We had to queue up, climb a flight of stairs to go up a bridge, cross the bridge, come down and enter the stadium. I had climbed the same bridge in 1987, when India met England in the World Cup semi-finals and had lost. 24 years later the cops and the organisers are doing a better job. However, when it comes to moving ahead in an orderly queue, ants are definitely more evolved.

Inside the atmosphere was chaotic. Mumbai Indians’ fans outnumbered the visiting teams by a large margin and it showed. There was a time when commentators said complimentary things about Mumbai’s cricket fans because they were knowledgeable about the game, were well-behaved and most important, applauded the opposition if it played a good shot or bowled a great ball. Not in this match. It was a partisan crowd. Hardly anyone applauded the opposition. Which is funny because no one is really from Mumbai. Except for the fishing community, who either doesn’t care about the IPL or can’t afford the price of a ticket. And yes of course, this is the IPL, a thing that most sections of the media choose to portray as some kind of war - between this captain and that, this owner and that, this celebrity or that, even this city and that. Team loyalty, in this case, has to be created and fuelled throughout, else who will buy the tickets or switch on the telly?

There was also a time when Mumbai was called the cradle of Indian cricket because it nurtured young cricketers who made it to the national team in large numbers. Today, it is still the cradle of Indian cricket because from the time a child is in the cradle Mumbai mums and dads start dreaming of making him the next Tendulkar and you see boys carrying cricket kit bags the size of a cradle in grounds around the city.

If all the shouting, waving, whistling and blowing your own vuvuzelas made you hungry, you could buy a vada-pav, samosa, roll, burger, sandwich, ice cream, soft drink and water at the venue. However, all choices were vegetarian. I wonder why. I wonder if the Mumbai Cricket Association recommends a vegetarian diet for sportspersons and fans alike and whether that was the reason why the Mumbai Indians’ attack lacked teeth.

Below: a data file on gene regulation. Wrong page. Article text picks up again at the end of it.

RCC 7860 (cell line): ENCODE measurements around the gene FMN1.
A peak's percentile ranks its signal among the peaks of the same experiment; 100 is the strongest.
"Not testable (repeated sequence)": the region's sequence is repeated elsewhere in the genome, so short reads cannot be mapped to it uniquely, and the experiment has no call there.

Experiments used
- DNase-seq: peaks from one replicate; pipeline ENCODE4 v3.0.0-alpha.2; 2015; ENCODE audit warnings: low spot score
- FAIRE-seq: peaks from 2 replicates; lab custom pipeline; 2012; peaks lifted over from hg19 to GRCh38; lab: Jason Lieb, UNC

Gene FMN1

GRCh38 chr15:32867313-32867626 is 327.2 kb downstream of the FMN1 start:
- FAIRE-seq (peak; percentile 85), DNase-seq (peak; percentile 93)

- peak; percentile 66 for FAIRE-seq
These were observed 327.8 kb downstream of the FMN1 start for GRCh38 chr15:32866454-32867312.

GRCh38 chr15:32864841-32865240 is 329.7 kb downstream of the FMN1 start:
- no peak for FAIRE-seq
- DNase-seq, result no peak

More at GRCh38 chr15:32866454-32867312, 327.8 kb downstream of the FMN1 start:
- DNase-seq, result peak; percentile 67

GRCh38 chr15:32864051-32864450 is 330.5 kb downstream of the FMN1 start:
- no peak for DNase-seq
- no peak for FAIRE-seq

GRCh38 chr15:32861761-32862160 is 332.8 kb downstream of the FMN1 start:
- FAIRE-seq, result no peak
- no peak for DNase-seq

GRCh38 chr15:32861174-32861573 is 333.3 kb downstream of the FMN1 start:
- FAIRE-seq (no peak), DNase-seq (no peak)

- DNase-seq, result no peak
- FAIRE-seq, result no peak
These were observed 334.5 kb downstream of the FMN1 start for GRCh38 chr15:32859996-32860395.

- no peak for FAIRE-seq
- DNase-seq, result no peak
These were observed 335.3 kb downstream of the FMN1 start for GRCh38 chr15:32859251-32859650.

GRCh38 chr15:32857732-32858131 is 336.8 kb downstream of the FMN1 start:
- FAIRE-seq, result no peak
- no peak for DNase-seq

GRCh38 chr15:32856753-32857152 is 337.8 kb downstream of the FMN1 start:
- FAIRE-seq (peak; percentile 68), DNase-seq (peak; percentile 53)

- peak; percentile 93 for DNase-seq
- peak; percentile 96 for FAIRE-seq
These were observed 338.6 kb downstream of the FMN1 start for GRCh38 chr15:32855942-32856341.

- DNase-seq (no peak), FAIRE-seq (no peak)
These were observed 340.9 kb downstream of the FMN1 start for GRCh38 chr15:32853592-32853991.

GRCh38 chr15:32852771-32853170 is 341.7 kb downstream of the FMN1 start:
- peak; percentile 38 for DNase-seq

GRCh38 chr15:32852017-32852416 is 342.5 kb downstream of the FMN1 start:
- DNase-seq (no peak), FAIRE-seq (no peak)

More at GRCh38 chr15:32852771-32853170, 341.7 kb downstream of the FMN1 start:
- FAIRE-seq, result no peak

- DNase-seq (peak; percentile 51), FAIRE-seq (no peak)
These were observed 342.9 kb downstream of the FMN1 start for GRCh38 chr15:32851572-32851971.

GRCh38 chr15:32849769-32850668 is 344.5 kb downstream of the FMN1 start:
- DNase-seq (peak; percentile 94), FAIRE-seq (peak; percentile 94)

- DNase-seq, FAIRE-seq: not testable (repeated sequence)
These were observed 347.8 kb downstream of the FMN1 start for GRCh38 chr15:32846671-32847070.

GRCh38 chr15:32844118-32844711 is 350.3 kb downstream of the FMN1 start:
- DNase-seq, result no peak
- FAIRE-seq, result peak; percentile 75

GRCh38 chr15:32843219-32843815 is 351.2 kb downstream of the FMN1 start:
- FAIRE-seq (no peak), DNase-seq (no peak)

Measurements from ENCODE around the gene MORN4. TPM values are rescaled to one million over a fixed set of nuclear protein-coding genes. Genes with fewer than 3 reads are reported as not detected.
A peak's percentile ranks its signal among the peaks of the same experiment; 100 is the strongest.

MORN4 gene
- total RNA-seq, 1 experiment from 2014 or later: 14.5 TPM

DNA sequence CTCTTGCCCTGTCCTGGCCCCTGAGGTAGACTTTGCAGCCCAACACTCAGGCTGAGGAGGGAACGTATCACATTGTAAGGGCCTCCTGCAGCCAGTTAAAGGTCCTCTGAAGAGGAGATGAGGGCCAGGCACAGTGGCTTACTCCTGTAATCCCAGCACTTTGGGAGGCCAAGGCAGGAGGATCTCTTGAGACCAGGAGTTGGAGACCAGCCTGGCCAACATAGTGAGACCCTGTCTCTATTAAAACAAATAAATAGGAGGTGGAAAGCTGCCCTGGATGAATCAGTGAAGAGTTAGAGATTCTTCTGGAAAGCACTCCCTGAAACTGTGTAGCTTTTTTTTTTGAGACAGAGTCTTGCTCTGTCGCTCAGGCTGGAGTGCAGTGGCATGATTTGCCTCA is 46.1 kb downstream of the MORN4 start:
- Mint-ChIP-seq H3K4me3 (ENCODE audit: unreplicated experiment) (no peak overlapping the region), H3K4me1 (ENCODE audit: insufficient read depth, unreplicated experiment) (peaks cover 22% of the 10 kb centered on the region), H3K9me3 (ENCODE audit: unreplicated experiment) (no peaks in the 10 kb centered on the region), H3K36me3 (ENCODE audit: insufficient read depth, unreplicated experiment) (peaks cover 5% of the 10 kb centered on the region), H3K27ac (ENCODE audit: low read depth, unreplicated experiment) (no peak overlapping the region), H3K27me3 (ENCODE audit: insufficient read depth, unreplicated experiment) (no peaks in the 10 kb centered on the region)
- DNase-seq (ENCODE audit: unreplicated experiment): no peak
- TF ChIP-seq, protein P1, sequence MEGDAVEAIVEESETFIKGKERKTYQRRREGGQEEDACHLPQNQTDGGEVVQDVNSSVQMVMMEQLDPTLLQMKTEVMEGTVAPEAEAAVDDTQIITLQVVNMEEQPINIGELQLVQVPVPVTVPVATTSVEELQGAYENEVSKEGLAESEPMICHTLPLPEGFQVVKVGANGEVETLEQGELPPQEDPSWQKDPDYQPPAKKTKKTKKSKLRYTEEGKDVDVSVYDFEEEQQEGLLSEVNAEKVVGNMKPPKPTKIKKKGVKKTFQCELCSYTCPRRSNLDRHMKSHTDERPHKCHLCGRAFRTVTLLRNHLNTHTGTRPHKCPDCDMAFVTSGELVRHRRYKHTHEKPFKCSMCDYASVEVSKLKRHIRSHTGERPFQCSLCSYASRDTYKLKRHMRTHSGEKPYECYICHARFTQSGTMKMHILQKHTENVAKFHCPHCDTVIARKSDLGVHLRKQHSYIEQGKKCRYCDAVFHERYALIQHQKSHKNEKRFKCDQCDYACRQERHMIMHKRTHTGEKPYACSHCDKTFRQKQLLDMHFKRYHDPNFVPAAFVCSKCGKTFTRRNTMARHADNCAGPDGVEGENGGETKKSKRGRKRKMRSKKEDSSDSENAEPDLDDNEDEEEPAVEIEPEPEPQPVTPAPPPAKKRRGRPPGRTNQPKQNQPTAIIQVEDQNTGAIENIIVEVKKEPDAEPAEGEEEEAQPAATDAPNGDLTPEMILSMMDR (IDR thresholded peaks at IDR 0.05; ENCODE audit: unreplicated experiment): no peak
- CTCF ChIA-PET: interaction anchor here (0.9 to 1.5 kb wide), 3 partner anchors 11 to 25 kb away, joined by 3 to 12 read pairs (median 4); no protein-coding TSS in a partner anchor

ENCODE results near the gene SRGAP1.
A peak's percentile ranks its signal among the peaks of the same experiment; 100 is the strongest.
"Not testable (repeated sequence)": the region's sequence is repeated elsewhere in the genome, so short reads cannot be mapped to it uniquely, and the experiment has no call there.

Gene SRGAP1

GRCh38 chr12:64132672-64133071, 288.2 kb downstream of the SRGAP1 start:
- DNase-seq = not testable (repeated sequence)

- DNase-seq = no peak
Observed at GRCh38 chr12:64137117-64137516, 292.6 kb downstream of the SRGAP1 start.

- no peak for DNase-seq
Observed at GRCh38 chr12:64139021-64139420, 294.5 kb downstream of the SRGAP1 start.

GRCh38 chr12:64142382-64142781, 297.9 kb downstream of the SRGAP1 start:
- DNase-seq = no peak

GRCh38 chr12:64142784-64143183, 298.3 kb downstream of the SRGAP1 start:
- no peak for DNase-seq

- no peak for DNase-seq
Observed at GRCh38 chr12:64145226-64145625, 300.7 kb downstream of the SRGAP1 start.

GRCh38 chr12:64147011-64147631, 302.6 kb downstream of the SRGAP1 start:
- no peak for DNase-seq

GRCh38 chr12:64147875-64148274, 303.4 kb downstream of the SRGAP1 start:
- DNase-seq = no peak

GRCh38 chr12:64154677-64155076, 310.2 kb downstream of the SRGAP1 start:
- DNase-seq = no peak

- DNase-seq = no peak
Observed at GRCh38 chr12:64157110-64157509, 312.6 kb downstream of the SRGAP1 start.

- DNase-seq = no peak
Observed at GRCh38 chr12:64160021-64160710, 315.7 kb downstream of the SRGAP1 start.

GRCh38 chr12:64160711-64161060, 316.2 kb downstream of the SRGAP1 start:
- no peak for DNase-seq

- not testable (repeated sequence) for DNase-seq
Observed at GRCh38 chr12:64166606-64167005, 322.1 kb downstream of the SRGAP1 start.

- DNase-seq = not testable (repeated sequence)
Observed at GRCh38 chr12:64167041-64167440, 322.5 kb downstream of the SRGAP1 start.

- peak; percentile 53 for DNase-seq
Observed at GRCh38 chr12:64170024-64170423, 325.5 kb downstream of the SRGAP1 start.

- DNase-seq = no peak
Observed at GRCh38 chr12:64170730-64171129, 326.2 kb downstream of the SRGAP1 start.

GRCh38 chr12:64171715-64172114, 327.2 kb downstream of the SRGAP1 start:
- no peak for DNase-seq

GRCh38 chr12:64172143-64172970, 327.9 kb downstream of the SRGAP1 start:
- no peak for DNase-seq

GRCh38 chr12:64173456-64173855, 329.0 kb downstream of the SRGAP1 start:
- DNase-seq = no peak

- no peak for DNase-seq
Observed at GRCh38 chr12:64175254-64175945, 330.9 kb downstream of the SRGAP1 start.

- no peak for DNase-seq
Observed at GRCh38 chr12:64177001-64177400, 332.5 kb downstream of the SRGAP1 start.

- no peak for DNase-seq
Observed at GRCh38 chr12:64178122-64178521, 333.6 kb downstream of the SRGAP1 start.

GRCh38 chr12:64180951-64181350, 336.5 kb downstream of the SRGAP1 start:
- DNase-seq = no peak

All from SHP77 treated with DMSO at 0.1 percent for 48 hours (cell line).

Apart from a glitzy and large electronic scoreboard, there was also a traditional black and white one. It was being operated by an unseen pair of hands, manually. But no one paid attention to it – it still lived in the era of day cricket and was rather dimly lit.

We had tickets for seats in the Sachin Tendulkar Stand. Thousands of words have been written about the miniature bucket seats (in a city with a perennial water scarcity, the buckets are bound to be small – one argument goes), and the lack of leg room, so I will not add more. But I believe like all great architecture is inspired by local conditions, the architecture of the renovated stadium (and hence the seating), probably takes inspiration from Mumbai’s iconic space-crunched slums as made famous by a movie that was not about dogs but made Danny Boyle a millionaire.

There were two more stands named after Mumbai cricketers – Sunil Gavaskar and Vijay Merchant. From where we sat, I couldn’t see any more. I am certain that most young spectators were wondering who Mr. Merchant was and why he had a stand named after him. Well, such is the effect of time. However, despite having played his last one day match in this very stadium 24 years ago, the same one I had attended, no one would have been wondering who Sunil Gavaskar is. After retiring, he continues to enjoy a successful career as a cricket commentator and manages to stay in the news. 24 years from now people will still know him because his son has followed his footsteps in to the experts’ panel, and every time someone wants to know who he is, they will be told, “Oh, he is Sunil Gavaskar’s son.” Of course Merchant, Gavaskar and Tendulkar are all cricketing greats from Mumbai and they deserve their stands.